Friday 12 September 2014

Puzzling behaviour of S'poreans at 55

By Sumit Agarwal, Jessica Pan And Wenlan Qian, Published The Straits Times, 11 Sep 2014

What do Singaporeans do with their Central Provident Fund savings withdrawn at age 55?

MANY countries rely on pension savings to meet individuals' retirement needs.

A key question is whether individuals should be allowed easy access to pension savings. Prime Minister Lee Hsien Loong, in his National Day Rally speech, spoke about CPF savings and the issue of letting people access their CPF money at the age of 55. There has been much discussion on this topic since, and some have argued that letting people withdraw more at 55 is unwise, as it may lead to excessive current consumption that erodes savings for one's later years. There is limited evidence, however, on what makes people withdraw pension savings and how they use them.

In a recent research paper, we attempted to shed more light on this issue. Since Singapore allows individuals to cash out a fraction of their CPF at age 55, we wanted to find out: First, do consumers actually withdraw their CPF when they have the option of doing so at age 55? Second, how does the option to withdraw CPF savings at age 55 affect the consumption and savings decisions of these consumers? Third, what motivates the withdrawal decision of these consumers? Do they make decisions due to credit constraints and demand for financial flexibility?

Today, CPF members reaching 55 can withdraw at least $5,000 as well as CPF balances in excess of the Minimum Sum of $155,000.

Aggregate statistics from the CPF Board show that close to $3 billion of CPF money is withdrawn each year. The average withdrawal is $11,000 per person, almost triple the average monthly salary in the population.

To study CPF withdrawal and subsequent consumption behaviour, we used a unique panel data set of monthly consumer financial transactions from a large financial institution in Singapore.

We examined the response of bank account balances (which serves as a proxy for the withdrawal amount), credit card spending and debit card spending to reaching the withdrawal age.

The data that we used covered April 2010 to March 2012. During this period, Singaporeans were allowed to withdraw between 10 per cent and 30 per cent of their CPF cash balances on their 55th birthday, regardless of whether they had met the Minimum Sum.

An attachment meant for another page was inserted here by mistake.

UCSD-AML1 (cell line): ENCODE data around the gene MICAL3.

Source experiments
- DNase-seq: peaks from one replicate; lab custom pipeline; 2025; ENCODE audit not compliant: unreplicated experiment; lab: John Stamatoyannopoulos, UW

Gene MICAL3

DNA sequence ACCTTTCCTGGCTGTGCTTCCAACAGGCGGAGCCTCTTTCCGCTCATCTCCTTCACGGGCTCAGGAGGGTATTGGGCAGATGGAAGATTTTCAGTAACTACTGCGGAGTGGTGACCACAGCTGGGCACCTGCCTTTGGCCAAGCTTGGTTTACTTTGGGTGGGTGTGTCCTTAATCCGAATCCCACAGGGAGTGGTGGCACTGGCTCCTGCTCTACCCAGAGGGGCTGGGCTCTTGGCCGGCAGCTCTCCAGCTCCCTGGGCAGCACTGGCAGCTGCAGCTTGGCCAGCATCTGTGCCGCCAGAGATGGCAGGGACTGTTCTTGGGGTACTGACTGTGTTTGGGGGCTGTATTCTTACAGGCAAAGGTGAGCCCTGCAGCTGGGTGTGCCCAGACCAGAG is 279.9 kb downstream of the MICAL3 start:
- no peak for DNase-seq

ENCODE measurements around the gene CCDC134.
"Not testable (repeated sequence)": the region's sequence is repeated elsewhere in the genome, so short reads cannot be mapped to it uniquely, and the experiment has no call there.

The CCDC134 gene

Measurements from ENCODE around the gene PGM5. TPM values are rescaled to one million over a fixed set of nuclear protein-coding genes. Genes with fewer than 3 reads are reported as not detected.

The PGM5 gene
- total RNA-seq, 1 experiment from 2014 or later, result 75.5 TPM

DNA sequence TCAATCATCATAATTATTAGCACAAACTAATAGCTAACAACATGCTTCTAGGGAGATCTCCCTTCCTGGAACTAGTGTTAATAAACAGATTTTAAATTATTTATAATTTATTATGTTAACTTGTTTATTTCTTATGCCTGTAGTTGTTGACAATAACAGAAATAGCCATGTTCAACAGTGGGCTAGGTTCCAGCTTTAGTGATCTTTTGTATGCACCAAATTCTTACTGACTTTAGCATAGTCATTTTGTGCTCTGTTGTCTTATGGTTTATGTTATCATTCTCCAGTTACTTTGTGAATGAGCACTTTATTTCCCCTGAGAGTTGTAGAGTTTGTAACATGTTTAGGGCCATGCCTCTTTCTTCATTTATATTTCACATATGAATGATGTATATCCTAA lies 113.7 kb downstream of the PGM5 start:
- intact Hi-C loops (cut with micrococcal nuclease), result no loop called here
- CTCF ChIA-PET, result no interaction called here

We found that, on average, as individuals became eligible to cash out a fraction of their retirement savings, their bank balances rose by about $15,000 one month after turning 55.

Strikingly, despite the large withdrawal, cumulative credit and debit card spending rose by only about $600 twelve months after turning 55. Most of this was driven by an increase in debit card spending and increased spending for poorer consumers.

Richer consumers did not change their spending patterns appreciably in response to the increase in disposable income.

Overall, bank account balances declined by about one-third after 12 months, with the balance remaining significantly higher ($10,000) than before the member turned 55, even at the end of our sample period.

Which individuals had swollen bank balances upon turning 55 - who might be those who had withdrawn their CPF?

We found that consumers' demographics, especially those related to financial literacy and sophistication are important determinants of the withdrawal decision.

Consumers with more banking experience or access to financial advisers through a priority bank account were significantly less likely to withdraw their CPF savings.

Being eligible to withdraw CPF savings at age 55 does not appear to have a large effect on the consumption patterns of the average consumer, suggesting that most people do not intend to consume (much of) their withdrawn funds.

But the withdrawal decisions of these near-retirement consumers are also puzzling - on average, consumers neither spend, nor do they invest the withdrawn money in more productive savings vehicles. The average Singaporean consumer appears to be willing to forgo an estimated 4 per cent interest rate by choosing to leave his withdrawn balances in a low-interest bearing savings account rather than in his Retirement Account.

One caveat is that we did not study consumers' financial behaviour beyond the one-year horizon - one possibility is that consumers may begin to invest their CPF withdrawals in higher-yielding interest accounts after that.

Caveats aside, our findings suggest that consumer financial literacy and sophistication are important factors driving withdrawal decisions. This suggests that early access to pension savings may lead individuals to make sub-optimal savings decisions.

But there is little support in our findings for the major concern that consumers will overspend their withdrawn savings and fritter away all their retirement savings when given the option to access their pension savings.

Sumit Agarwal is Low Tuck Kwong Professor of finance and real estate, and research director at the Centre for Asset Management Research and Investments. Jessica Pan is assistant professor of economics; and Wenlan Qian assistant professor of finance. All three are from the National University of Singapore.

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